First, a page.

The lettuce beds are looking lush and fluff – if you lift the agricultural fabric swaddled over them, that is – providing huge bowls of greens, but, with the temperature regularly dropping below freezing (at night only for now, thankfully), I am hungering for soup.
(Alas, since no picture of tonight’s soup was taken, you must look at pictures of the winterized kitchen garden beds, and the still lovely lettuce – of which I am quite proud.)
A quick walk through the garden yielded enough to make a nutritious hearty soup, what I call my garden soup. What goes into the pot depends on what I have – the secret being to use a super rich broth*. Today’s picking was symptomatic on a late fall day – quasi-winter really.
- Cabbage: yes, some. Still small and not much of a head on most of them – since I planted them much later than I should. But It’s supposed to get down to 15F in a couple of nights and I am pretty sure they won’t like it (and the lettuce will probably suffer some damage too); so two small cabbage heads go in the basket. The tender hearts will be used for tonight’s soup; the outer leaves – which are edible – will be braised like kale for another meal: they are more robust, both in taste and texture, than the inner pale greens, and lend themselves well to braising.
- Carrots: oh yes!
- Celeriac: absolutely, we love its celery taste in soup, gratin & puree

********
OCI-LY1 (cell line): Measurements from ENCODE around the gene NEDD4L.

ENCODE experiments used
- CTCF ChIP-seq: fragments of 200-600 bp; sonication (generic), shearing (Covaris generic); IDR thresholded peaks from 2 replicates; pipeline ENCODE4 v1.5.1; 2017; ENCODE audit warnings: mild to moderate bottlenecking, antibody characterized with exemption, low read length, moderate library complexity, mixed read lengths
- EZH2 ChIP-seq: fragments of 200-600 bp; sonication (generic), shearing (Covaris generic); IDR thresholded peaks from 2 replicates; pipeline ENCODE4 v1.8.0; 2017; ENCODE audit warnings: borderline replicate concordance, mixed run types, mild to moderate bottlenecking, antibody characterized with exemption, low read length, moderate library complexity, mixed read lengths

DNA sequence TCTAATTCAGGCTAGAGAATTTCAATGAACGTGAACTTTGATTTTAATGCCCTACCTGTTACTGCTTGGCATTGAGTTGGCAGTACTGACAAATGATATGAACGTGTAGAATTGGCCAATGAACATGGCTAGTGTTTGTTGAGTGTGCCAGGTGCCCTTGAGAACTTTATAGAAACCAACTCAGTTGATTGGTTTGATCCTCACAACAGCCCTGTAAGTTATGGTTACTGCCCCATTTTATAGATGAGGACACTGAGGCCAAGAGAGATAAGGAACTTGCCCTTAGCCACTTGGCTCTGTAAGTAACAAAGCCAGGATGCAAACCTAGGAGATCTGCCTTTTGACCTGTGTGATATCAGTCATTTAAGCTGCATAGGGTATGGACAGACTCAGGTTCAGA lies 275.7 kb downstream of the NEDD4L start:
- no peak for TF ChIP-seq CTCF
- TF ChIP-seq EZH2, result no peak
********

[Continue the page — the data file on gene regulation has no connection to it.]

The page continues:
- Herbs: plenty still. I picked a handful of sage, rosemary & thyme
Back in the house, I grabbed a few potatoes that have been in storage since early September. From the fridge, came a rich broth* made a few days ago and a partially pre-baked small winter squash (that had been picked in early September and stored).
Everything was diced roughly the size of my thumbnail – except for the cabbage with was cut in small wedges – and went into the pot with a knob of minced ginger and some left over white beans. I added enough broth to cover everything, brought the whole thing to boil and them simmered until tender – less than 30 minutes – adding a little bit of chopped meat remaining from a roast a few minutes before serving. I served hot with a swirl of roasted hot red pepper sauce, for extra vitamin C, and some good crusty bread.
So pretty much everything used for that soup was home grown or locally produced with a few exceptions: I added a ½ can of white beans to the soup to boost its protein content; the spices and onion I used to make the broth were bought at a local country store, but not produced locally.
It’s not the bounty of summer – but there is great pleasure in making this soup from my garden, and gratefulness in eating it on a cold night.
* Note: while I’ll post – at some point – directions on how I make rich broth, here is a good simple recipe for turkey stock from The Slow Cook, Ed Bruske’s blog.You may also check a prior post of mine here for quick chicken broth.
Note for the Locavore log. From the garden: all the veggies & herbs. Immediately local: chicken for the broth